Wednesday, October 29, 2008

You can't help the poor by eliminating options: vote yes on Proposition 200

From my desk, or that of Rep. Marian McClure (R-Tucson), it is difficult to conceive of circumstances in which a deferred presentment transaction (commonly known as a "Payday Loan") would be a better option than a bank loan, a credit card, or an IOU from a family member or a close friend. McClure and I, however, approach this differently: I seek to understand the role this service plays in the poorer segments of society, whereas she would ban the practice as though the transaction involved a villain and a victim.

2008's Proposition 200 got its start as an industry-sponsored alternative to McClure's Stop Payday Loans. If 2006's Proposition 206 is indicative, such initiatives do not usually fare well. Mistaking self-interest for malfeasance, the press turns them into punching bags: how dare those who would be harmed by an initiative offer a counter-proposal! "Stop Payday Loans"'s backers failed to collect enough signatures to put it on the ballot--they did not even submit their petitions--making Proposition 200, the Payday Loan Reform Act, a viable means to nearly permanently counter the efforts of McClure and company to put deferred presentment services out of business and take an often-used financial option away from the State's poor.

The enabling law allowing these services ("payday lenders") to operate in the state is set to expire in 2010. The legislature could effectively ban payday loans without a vote. Since Arizona House Speaker Jim Weiers is in the payday loan business, this is unlikely, but neither Weiers's re-election nor his retention of his position are certain. Passing Prop 200 would make the enabling law permanent and require an initiative to pass to ban payday loans in Arizona.

Is this a good thing? Consider the alternatives those who use the deferred presentment service would have were it banned. (They're not using credit cards, personal IOUs, or bank loans because such things are not available.) They could bounce checks, or borrow from loan sharks. Bouncing checks incurs fees higher than those charged for deferred presentment and doing so repeatedly can land offenders in court, subjecting them to fines and possible jail time; running afoul of a gangster loan shark is even worse.

Some have described payday loan providers as "legal loan sharks". That's an oxymoron. Others are confused by the nature of the service. Loans of any kind induce in many a sort of moral confusion: instincts left over from days as hunter-gatherers have some thinking of the lender as villain and the borrower as victim. It took us millenia to understand the purpose of interest. Payday lenders do not charge interest, and attempts to describe their service as though it was an interest-charging bank loan make it sound outrageous. What payday lenders do charge is a fee for providing cash in exchange for a post-dated check. The check is presented (cashed) at the end of the loan's term. It is a short-term loan for a fee, not a long-term loan for which interest is charged.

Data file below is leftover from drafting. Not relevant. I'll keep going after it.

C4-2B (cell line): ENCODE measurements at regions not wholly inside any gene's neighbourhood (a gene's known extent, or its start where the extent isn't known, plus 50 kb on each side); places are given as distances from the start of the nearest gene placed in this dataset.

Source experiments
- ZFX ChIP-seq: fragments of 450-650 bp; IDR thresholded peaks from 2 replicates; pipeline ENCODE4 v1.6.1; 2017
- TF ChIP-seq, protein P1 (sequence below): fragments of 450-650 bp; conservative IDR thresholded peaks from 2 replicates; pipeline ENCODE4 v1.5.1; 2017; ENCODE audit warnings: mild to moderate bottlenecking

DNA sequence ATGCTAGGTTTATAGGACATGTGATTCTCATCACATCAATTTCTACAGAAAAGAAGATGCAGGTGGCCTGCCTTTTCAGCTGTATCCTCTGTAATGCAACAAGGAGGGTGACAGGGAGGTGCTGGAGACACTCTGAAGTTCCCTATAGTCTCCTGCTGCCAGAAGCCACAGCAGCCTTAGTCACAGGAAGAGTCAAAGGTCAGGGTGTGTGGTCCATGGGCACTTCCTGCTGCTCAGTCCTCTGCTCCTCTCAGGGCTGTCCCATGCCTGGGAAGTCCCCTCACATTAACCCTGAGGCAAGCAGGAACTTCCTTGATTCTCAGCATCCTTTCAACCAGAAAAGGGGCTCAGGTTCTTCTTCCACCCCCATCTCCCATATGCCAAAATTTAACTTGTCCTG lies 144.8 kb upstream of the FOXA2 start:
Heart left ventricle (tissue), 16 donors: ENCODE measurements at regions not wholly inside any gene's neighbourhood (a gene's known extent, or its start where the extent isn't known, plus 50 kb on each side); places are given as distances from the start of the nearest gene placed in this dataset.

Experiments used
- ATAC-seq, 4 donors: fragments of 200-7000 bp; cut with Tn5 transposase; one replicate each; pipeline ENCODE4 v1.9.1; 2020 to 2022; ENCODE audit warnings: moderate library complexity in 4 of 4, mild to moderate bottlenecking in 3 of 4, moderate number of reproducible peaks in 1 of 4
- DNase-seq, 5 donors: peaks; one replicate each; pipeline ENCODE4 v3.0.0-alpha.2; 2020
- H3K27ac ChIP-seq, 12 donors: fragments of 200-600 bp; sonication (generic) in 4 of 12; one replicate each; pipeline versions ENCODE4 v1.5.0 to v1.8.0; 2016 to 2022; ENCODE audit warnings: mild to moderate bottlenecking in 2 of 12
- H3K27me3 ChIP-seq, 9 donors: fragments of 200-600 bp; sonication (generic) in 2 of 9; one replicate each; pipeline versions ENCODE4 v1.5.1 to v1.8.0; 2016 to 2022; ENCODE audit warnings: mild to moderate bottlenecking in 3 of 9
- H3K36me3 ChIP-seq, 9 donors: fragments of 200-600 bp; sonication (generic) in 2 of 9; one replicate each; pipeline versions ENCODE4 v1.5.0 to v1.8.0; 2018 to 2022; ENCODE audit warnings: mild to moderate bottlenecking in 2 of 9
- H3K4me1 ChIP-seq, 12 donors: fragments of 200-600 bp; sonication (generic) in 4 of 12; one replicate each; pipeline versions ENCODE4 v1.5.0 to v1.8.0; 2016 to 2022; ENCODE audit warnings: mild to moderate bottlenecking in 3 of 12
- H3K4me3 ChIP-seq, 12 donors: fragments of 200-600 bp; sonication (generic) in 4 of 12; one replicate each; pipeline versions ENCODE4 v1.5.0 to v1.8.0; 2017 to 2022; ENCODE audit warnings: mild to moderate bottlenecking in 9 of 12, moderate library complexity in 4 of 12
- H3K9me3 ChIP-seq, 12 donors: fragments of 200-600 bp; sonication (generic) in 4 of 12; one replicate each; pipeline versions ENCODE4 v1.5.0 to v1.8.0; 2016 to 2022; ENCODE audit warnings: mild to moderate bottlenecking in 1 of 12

That having been said, Proposition 200, in addition to extending the enabling law and cleaning up and modernizing some language in ARS 6-1521, imposes a few reforms on the payday loan industry, namely:

  1. Requiring that the lender present the terms of the loan in Spanish if requested by the borrower. Informal translations of English-language terms can cause detail to be obscured. It is not clear that this commonly resulted in borrower misunderstanding, but it is a somewhat abusive practice, and Prop 200 would forbid it.
  2. Requiring a one-day waiting period between the completion of one deferred-presentment transaction and entering into another. There would be no more rolling over of one payday loan into another.
  3. Mandating that payday-loan businesses offer a four pay-period payment plan. This would replace the rollover.
  4. Forbidding customers to enter into a deferred presentment transaction with another lender during the period of the payment plan.
  5. Capping the transaction fee at fifteen percent of the amount borrowed.

I know a few individuals who speak of these reforms as though they are an unconscionable and unacceptable interference by government in the marketplace. (One, who is running for US Congress, has also said that driving the poor to loan sharks would be a good thing, as it would teach the likes of Marian McClure a lesson. I don't see that as being compatible with treating people as ends in themselves, and cannot support letting things go to seed merely to prove a point.) There is not a peep to that effect from those in the payday loan business; the industry is nearly unanimously supporting this measure. The rollover process is what causes many to see payday loans as exploitative (and to associate with them extremely high "interest rates") even though the vast majority of borrowers do not get stuck in a never-ending rollover cycle. There's a lot to be said for protecting business and customers by replacing a practice that, rightly or wrongly, the voting public finds repugnant with something more acceptable.

Proposition 200 is a fair compromise. A "yes" vote keeps this valuable service available, nearly permanently, to poor people or others between jobs or otherwise in temporary hard times and at the same time forbids some of the more exploitative or seemingly exploitative practices, reducing the temptation of those with a misplaced sense of justice to ban the service altogether. Vote "yes" on Prop. 200.

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